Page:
Sphan: The land of rabbits
In this research project the artist explored the possibilities of natural materials and primitive technologies while using only site-specific materials. Which were sourced from a less than 100 meter radius, to reflect on sustainable practices and present the natural beauty of unique local materials.
During her residency, Austėja Platūkytė encountered wild rabbits in the area, which led her to research their digestive system and faeces. Rabbits are coprophagic animals, meaning, they reingest their own droppings in order to utilise nutrients that are initially absorbed ineffectively. These types of faeces are commonly known as 'night droppings' and are eaten immediately after defecation. Whereas, the pellets left behind by a rabbit are the final waste product of the night droppings following re-ingesting.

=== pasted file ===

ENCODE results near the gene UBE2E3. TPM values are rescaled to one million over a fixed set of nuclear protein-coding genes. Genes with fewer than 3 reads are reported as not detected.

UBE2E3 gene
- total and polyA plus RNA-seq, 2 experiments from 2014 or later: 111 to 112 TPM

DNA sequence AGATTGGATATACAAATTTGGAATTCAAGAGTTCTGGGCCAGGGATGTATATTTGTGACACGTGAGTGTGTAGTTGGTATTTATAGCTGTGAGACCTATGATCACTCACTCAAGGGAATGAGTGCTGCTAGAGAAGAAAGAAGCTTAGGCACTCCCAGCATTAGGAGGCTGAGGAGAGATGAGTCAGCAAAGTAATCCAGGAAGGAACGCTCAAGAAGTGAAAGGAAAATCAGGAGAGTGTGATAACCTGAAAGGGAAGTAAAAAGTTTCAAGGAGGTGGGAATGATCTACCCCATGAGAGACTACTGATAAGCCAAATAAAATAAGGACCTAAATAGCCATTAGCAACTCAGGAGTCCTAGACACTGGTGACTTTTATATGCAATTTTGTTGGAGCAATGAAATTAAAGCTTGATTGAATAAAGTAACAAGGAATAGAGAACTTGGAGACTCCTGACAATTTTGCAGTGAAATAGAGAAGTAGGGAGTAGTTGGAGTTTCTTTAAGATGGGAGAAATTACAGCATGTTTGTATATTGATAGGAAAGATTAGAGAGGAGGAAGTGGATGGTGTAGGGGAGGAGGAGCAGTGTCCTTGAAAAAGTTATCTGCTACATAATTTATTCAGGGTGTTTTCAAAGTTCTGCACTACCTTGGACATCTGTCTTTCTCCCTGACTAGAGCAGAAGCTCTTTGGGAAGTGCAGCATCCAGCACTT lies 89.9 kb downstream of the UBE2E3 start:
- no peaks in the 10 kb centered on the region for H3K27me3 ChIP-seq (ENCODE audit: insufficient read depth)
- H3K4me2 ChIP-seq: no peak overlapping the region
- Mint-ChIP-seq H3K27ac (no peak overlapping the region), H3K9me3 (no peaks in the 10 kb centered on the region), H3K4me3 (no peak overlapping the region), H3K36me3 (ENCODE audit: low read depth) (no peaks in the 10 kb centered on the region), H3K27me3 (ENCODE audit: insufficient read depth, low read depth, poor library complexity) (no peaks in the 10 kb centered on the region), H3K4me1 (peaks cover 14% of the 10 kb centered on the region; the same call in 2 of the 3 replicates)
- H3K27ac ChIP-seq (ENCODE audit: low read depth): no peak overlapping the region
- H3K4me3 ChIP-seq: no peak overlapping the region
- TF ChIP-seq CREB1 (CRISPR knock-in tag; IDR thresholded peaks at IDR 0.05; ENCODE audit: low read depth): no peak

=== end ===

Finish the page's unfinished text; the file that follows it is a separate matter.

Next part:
For the artist, this was a remarkable example of circularity in nature and an opportunity to experiment with a new alternative hay-like material. After weeks of collecting and processing, she created a biodegradable art object composed of rabbit faeces and starch-based bioplastic, that will decompose and find a new purpose back at the very spot where she collected the droppings from.
An abstract round-shaped object was created for the local rabbits – that's why it was made in rabbit-size scale, but the discussion behind the object is for humanity: do we need to replicate the natural process and 'eat the crap we create' if we want to extend our life on this planet and postpone the world ending scenarios?
Information submitted by the maker and edited by the Future Materials Bank.
Rabbit faeces, starch-based bioplastic
SPHAN | THE LAND OF RABBITS